Neopythagoreanism love

Neopythagoreanism

Definitions

from Wiktionary, Creative Commons Attribution/Share-Alike License

  • n. A Graeco-Alexandrian school of philosophy, reviving Pythagorean doctrines, which became prominent in the first and second centuries CE.

Etymologies

from Wiktionary, Creative Commons Attribution/Share-Alike License

neo- +‎ Pythagoreanism

Examples

  • In reading the following account of Neopythagoreanism, it may be helpful to refer to the

    Pythagoreanism

  • Neopythagoreanism began already in the second half of the fourth century BC among Plato's first successors in the Academy, but particularly flourished from the first century BC until the end of antiquity.

    Pythagoreanism

  • The origins of Neopythagoreanism are probably to be found already in Plato's school, the Academy, in the second half of the fourth century BC.

    Pythagoreanism

  • Golden Verses are frequently quoted in the first centuries AD and thus constitute one model of the Pythagorean life in Neopythagoreanism, one that is free from magical practices.

    Pythagoreanism

  • Neopythagoreanism is not a unified school of thought but rather a tendency, stretching over many centuries, to view Pythagoras, with no historical justification, as the central and original figure in the whole Greek philosophical tradition.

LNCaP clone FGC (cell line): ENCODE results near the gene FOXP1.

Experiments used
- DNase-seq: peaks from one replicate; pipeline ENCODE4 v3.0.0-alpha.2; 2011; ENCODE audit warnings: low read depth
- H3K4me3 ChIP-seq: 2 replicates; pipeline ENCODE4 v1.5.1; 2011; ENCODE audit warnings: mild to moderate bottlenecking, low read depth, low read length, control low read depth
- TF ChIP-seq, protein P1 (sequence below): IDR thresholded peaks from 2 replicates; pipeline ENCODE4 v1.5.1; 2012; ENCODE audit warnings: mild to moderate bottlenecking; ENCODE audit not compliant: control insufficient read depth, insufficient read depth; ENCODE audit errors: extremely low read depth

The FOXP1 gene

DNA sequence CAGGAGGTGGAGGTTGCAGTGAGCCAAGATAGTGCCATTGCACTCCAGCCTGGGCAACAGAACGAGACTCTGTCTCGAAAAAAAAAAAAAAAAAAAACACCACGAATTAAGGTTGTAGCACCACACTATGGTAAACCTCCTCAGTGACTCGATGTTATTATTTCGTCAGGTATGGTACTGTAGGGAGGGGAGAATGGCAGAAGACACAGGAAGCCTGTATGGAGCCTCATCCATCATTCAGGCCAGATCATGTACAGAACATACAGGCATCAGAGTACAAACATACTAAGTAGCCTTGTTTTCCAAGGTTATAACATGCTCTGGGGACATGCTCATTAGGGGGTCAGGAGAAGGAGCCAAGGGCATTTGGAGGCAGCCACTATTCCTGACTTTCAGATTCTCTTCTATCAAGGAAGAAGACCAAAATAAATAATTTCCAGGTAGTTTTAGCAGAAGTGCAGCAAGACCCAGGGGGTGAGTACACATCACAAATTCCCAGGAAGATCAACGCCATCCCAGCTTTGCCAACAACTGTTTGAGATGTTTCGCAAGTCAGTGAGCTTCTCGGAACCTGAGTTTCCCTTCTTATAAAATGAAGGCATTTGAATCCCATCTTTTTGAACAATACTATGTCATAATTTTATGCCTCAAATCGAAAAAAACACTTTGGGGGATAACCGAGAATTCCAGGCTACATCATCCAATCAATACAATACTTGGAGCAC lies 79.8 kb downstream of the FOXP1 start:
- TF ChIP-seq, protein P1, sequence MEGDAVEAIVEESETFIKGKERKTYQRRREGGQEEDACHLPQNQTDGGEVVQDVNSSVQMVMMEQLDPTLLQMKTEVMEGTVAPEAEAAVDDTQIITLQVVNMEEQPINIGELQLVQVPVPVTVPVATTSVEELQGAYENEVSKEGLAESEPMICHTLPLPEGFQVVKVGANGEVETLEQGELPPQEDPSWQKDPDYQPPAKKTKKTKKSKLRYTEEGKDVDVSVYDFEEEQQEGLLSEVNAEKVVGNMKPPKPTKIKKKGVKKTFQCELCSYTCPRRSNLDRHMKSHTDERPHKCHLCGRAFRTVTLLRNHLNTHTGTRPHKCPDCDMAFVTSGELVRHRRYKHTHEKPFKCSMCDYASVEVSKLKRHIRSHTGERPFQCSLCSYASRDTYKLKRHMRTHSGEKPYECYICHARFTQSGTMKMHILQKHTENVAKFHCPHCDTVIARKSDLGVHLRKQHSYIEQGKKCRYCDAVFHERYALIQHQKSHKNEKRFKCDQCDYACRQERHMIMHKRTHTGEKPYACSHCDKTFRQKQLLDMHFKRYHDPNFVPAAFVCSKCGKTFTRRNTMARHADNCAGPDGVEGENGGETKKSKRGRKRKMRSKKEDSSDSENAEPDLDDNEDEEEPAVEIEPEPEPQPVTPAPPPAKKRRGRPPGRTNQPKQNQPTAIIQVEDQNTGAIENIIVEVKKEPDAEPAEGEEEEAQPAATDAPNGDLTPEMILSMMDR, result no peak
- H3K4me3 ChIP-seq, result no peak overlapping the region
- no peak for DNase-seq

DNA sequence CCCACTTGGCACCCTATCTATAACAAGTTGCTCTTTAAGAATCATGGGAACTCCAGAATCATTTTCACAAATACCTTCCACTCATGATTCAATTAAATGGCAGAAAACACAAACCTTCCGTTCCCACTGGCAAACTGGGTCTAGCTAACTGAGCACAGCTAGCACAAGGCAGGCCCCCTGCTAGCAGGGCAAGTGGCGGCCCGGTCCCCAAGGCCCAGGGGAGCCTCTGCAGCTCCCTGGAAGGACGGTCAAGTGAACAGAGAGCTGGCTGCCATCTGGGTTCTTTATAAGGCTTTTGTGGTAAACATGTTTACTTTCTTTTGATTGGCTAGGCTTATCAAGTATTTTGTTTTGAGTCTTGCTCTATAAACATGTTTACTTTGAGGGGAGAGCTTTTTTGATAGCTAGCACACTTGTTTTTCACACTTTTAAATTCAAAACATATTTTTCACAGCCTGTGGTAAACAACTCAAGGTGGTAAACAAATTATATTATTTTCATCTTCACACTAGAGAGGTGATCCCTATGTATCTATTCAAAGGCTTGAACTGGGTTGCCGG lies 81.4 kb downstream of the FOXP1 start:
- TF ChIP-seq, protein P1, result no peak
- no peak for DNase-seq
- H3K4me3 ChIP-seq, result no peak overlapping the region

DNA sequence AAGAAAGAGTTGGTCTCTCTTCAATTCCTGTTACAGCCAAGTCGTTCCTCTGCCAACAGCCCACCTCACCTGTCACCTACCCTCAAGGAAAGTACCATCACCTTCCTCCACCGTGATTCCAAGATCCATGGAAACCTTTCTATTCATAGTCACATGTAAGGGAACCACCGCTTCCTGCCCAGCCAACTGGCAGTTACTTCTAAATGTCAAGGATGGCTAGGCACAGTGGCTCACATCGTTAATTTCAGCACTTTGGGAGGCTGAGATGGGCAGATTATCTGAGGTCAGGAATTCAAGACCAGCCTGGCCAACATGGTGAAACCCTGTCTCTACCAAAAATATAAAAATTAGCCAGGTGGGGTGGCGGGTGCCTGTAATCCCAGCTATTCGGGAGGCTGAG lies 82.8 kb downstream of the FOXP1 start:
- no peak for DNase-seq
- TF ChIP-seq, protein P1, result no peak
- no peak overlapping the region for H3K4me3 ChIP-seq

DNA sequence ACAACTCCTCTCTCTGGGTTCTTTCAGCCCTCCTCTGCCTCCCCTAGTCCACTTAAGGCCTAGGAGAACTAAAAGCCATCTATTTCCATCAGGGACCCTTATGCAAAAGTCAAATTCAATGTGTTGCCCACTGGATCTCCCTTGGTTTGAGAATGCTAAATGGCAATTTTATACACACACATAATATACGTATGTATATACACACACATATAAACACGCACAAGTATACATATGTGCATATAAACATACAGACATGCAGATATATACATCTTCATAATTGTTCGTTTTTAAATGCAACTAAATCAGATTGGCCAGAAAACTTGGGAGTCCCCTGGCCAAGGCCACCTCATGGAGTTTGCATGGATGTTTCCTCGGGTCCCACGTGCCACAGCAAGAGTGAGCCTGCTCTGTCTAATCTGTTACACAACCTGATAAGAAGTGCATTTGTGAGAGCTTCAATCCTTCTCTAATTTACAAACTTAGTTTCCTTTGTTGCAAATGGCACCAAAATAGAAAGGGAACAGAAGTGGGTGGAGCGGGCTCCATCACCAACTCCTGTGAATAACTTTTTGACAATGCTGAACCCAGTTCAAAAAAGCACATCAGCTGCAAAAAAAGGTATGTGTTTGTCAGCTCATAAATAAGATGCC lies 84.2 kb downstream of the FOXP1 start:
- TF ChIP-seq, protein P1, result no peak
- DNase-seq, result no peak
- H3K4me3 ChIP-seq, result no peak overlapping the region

Pythagoreanism

  • There are several different strands in Neopythagoreanism.

    Pythagoreanism

  • A second strand of Neopythagoreanism, while maintaining connection to these metaphysical speculations, emphasizes Pythagoras 'role in the mathematical sciences.

    Pythagoreanism

  • A third strand in Neopythagoreanism emphasizes Pythagoras 'practices rather than his supposed metaphysical system.

    Pythagoreanism

  • After a decline in interest in Pythagoreanism for a couple of centuries, Neopythagoreanism emerged again and developed further starting in the first century BC and extending throughout the rest of antiquity and into the middle ages and Renaissance.

    Pythagoreanism

  • This would include sources dating before the early Academy (ca. 350 BC), where Neopythagoreanism has its origin, and Peripatetic sources contemporary with the early Academy (ca. 350-300 BC, e.g. Aristotle, Aristoxenus and Eudemus), who, under the influence of Aristotle, defined themselves in opposition to the Academic view of Pythagoras.

    Pythagoreanism

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